Smog-Choked Metropolis Kicks Half of Cars off the Road

Officials in Paris aren’t giving a Gallic shrug to air pollution from vehicles.
The Eiffel Tower seen through thick smog. (Photo: Patrick Kovarik/AFP/Getty Images)
Mar 21, 2015· 1 MIN READ
Culture and education editor Liz Dwyer has written about race, parenting, and social justice for several national publications. She was previously education editor at Good.

Thanks to noxious air pollution, the City of Light isn’t living up to its nickname these days. A thick blanket of smog has been obscuring views of famous Paris landmarks such as the Eiffel Tower and clogging the lungs of inhabitants and tourists alike. Now local officials are putting the kibosh on driving around the metropolis for half of city residents.

“I am delighted the state has agreed to put in place a partial driving ban on Monday, which I have been requesting for several days,” tweeted Paris Mayor Anne Hidalgo on Saturday, reported France24. The ban had to be approved by the French government, so Hidalgo spent much of the past week urging the Gallic nation’s politicians to quickly make a decision. “The health of Parisians cannot be negotiated,” she tweeted on Thursday.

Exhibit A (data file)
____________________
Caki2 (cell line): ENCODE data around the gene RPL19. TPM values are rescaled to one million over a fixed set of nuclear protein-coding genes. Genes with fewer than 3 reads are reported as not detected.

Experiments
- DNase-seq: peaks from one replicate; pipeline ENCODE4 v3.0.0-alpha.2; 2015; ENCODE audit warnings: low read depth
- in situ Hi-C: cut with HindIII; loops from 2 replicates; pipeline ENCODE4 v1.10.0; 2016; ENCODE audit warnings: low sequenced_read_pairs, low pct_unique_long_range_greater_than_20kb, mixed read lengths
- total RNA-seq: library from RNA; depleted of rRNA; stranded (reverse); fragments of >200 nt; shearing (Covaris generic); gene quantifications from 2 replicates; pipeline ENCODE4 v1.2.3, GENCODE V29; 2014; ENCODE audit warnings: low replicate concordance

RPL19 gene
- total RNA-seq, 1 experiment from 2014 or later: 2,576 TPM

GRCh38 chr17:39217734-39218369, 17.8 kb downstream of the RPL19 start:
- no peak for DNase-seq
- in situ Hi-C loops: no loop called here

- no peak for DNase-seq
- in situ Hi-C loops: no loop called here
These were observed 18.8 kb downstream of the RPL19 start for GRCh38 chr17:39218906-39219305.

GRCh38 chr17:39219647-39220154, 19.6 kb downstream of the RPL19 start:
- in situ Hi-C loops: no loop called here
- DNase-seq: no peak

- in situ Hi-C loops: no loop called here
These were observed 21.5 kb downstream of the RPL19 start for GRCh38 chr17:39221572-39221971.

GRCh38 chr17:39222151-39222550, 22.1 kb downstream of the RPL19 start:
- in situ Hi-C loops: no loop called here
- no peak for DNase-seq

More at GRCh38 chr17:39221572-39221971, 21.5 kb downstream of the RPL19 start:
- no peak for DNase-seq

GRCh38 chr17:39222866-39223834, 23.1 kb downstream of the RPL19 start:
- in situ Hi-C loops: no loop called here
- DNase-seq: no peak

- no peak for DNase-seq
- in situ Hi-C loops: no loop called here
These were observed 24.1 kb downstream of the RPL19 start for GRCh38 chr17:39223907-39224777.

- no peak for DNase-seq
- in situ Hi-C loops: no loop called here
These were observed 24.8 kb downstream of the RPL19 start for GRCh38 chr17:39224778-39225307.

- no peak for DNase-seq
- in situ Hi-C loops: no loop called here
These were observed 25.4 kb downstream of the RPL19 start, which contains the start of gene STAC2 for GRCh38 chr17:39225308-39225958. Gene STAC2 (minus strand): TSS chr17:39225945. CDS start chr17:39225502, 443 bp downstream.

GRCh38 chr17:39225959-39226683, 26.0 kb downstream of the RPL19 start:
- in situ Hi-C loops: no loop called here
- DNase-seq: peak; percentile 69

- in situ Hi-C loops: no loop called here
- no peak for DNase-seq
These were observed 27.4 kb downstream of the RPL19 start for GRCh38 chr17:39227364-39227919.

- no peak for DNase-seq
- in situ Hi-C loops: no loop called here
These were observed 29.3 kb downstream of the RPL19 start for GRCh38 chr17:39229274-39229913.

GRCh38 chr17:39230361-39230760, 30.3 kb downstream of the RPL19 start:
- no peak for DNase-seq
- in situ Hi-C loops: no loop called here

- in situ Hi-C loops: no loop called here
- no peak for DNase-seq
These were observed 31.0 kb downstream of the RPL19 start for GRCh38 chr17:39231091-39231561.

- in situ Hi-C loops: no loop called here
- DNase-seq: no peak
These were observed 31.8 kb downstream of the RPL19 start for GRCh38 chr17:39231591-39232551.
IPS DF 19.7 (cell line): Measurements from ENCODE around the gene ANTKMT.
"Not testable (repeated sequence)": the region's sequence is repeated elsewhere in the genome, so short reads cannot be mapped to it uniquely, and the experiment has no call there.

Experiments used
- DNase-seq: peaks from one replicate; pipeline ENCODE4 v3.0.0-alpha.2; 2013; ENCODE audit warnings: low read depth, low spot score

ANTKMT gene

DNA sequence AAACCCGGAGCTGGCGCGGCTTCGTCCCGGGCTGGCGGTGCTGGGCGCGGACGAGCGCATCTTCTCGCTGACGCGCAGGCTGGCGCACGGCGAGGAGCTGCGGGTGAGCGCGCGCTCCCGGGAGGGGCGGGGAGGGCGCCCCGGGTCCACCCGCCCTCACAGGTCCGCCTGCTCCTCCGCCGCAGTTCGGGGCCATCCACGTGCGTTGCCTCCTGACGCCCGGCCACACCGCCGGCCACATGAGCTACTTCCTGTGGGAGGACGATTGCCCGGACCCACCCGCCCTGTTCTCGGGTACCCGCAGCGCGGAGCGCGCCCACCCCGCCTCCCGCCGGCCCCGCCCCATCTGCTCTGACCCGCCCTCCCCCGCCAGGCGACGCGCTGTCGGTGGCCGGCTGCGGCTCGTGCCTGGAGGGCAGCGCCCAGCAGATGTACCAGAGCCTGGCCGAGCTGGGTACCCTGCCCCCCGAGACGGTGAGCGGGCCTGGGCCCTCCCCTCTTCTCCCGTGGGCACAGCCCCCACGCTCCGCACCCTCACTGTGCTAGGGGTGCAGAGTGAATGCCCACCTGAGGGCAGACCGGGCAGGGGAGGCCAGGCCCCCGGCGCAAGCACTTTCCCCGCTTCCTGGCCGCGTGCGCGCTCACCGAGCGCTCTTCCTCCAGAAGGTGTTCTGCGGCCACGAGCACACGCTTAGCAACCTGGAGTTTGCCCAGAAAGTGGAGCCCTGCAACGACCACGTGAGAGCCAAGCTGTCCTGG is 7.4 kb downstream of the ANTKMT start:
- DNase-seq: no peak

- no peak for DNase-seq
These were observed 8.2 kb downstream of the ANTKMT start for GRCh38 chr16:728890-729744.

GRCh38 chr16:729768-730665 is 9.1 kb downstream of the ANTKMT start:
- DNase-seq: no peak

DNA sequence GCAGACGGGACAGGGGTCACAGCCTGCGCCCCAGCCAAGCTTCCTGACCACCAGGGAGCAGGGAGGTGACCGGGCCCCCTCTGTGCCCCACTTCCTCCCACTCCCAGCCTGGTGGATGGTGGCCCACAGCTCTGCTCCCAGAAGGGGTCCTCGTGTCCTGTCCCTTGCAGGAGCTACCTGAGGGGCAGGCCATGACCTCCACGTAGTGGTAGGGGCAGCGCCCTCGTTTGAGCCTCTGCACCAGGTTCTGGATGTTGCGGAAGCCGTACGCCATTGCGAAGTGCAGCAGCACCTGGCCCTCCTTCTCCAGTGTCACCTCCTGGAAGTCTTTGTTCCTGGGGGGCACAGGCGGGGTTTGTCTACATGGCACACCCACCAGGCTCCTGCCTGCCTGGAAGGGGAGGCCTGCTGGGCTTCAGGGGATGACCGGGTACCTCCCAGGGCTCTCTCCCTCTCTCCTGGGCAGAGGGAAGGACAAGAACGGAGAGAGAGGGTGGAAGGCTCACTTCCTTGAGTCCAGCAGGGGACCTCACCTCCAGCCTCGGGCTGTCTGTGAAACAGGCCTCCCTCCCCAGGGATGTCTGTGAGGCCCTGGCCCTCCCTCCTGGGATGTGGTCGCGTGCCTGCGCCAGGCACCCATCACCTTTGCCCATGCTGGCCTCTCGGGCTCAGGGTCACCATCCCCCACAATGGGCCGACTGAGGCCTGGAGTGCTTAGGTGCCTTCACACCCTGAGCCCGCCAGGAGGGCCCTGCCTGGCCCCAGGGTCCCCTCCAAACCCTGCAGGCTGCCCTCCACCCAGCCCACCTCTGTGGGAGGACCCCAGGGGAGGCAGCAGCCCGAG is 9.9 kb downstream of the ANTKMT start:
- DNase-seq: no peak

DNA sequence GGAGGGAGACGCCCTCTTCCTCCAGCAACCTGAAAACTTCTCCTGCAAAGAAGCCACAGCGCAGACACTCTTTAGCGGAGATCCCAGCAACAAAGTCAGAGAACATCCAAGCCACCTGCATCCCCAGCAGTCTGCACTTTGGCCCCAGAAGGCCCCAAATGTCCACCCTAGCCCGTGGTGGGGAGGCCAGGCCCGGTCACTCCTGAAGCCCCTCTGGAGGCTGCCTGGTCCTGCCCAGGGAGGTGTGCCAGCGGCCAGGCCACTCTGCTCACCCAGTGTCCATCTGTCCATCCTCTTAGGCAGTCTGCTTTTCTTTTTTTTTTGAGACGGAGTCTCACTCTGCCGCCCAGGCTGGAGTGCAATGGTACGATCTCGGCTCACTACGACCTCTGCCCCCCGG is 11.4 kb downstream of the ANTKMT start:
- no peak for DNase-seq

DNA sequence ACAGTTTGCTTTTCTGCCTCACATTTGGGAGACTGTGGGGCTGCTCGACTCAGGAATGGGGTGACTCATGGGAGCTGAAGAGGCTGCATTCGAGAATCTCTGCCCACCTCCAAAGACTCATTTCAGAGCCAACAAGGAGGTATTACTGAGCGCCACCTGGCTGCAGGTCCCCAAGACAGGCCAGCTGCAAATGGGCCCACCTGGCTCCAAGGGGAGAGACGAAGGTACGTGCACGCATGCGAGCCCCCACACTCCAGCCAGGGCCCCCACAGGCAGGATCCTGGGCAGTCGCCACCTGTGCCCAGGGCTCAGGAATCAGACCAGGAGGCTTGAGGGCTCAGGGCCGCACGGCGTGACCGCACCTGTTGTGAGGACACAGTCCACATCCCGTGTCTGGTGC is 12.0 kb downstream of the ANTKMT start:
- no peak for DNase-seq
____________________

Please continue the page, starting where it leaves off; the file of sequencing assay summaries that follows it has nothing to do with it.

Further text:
As a result, starting on Monday, only vehicles with an odd-numbered license plate will be allowed on roads in the French capital. The ban will only impact personal vehicles—all taxis and emergency vehicles will still be allowed.

This isn’t the first time Paris, which has some of the worst traffic congestion in the world, has kicked pollution-generating vehicles off the road. Last March, when smog reached dangerous levels and obscured the Eiffel Tower, personal cars were similarly booted. The seemingly drastic measure worked: Fine particle emissions were reduced by 6 percent during the reduced-traffic time period.

Although that driving ban was temporary, French officials are experimenting with ways to get drivers to ditch their vehicles for good. In June the government launched an initiative to pay 10,000 people to bike to work. This time around, perhaps in an effort to encourage people to think about more environmentally friendly ways to commute, French officials are offering free rides on public transportation to everyone on Monday.